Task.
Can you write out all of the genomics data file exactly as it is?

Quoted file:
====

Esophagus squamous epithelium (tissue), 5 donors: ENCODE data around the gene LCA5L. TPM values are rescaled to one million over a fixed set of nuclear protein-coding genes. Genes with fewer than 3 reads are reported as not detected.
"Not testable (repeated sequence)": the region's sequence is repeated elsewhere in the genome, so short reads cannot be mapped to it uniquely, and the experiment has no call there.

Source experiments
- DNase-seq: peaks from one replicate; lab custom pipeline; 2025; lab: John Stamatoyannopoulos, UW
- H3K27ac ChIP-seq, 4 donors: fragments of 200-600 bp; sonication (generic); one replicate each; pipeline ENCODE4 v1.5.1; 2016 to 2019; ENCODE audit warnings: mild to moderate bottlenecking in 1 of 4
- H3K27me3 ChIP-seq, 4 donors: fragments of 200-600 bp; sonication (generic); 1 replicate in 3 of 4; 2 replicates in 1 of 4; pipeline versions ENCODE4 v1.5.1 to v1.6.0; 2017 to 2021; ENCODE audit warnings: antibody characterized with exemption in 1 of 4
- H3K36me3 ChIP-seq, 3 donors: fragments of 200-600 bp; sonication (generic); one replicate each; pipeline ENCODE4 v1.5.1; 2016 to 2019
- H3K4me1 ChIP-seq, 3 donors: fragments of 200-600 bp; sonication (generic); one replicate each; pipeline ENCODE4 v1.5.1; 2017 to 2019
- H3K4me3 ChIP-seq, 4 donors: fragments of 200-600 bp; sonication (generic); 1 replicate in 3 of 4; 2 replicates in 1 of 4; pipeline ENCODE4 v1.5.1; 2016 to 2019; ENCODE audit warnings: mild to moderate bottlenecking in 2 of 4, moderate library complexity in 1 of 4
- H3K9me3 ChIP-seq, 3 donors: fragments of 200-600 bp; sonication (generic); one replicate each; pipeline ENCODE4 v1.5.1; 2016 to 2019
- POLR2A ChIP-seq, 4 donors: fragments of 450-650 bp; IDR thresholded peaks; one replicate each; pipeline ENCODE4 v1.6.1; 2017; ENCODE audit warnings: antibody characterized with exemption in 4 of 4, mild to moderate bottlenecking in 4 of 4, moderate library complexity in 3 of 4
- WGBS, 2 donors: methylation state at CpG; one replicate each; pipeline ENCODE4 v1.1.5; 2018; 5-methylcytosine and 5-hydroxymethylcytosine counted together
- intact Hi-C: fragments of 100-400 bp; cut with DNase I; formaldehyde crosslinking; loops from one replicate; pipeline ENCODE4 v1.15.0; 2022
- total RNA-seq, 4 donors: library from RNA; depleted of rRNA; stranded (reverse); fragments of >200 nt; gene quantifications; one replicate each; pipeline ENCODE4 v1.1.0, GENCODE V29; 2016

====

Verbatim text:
Esophagus squamous epithelium (tissue), 5 donors: ENCODE data around the gene LCA5L. TPM values are rescaled to one million over a fixed set of nuclear protein-coding genes. Genes with fewer than 3 reads are reported as not detected.
"Not testable (repeated sequence)": the region's sequence is repeated elsewhere in the genome, so short reads cannot be mapped to it uniquely, and the experiment has no call there.

Source experiments
- DNase-seq: peaks from one replicate; lab custom pipeline; 2025; lab: John Stamatoyannopoulos, UW
- H3K27ac ChIP-seq, 4 donors: fragments of 200-600 bp; sonication (generic); one replicate each; pipeline ENCODE4 v1.5.1; 2016 to 2019; ENCODE audit warnings: mild to moderate bottlenecking in 1 of 4
- H3K27me3 ChIP-seq, 4 donors: fragments of 200-600 bp; sonication (generic); 1 replicate in 3 of 4; 2 replicates in 1 of 4; pipeline versions ENCODE4 v1.5.1 to v1.6.0; 2017 to 2021; ENCODE audit warnings: antibody characterized with exemption in 1 of 4
- H3K36me3 ChIP-seq, 3 donors: fragments of 200-600 bp; sonication (generic); one replicate each; pipeline ENCODE4 v1.5.1; 2016 to 2019
- H3K4me1 ChIP-seq, 3 donors: fragments of 200-600 bp; sonication (generic); one replicate each; pipeline ENCODE4 v1.5.1; 2017 to 2019
- H3K4me3 ChIP-seq, 4 donors: fragments of 200-600 bp; sonication (generic); 1 replicate in 3 of 4; 2 replicates in 1 of 4; pipeline ENCODE4 v1.5.1; 2016 to 2019; ENCODE audit warnings: mild to moderate bottlenecking in 2 of 4, moderate library complexity in 1 of 4
- H3K9me3 ChIP-seq, 3 donors: fragments of 200-600 bp; sonication (generic); one replicate each; pipeline ENCODE4 v1.5.1; 2016 to 2019
- POLR2A ChIP-seq, 4 donors: fragments of 450-650 bp; IDR thresholded peaks; one replicate each; pipeline ENCODE4 v1.6.1; 2017; ENCODE audit warnings: antibody characterized with exemption in 4 of 4, mild to moderate bottlenecking in 4 of 4, moderate library complexity in 3 of 4
- WGBS, 2 donors: methylation state at CpG; one replicate each; pipeline ENCODE4 v1.1.5; 2018; 5-methylcytosine and 5-hydroxymethylcytosine counted together
- intact Hi-C: fragments of 100-400 bp; cut with DNase I; formaldehyde crosslinking; loops from one replicate; pipeline ENCODE4 v1.15.0; 2022
- total RNA-seq, 4 donors: library from RNA; depleted of rRNA; stranded (reverse); fragments of >200 nt; gene quantifications; one replicate each; pipeline ENCODE4 v1.1.0, GENCODE V29; 2016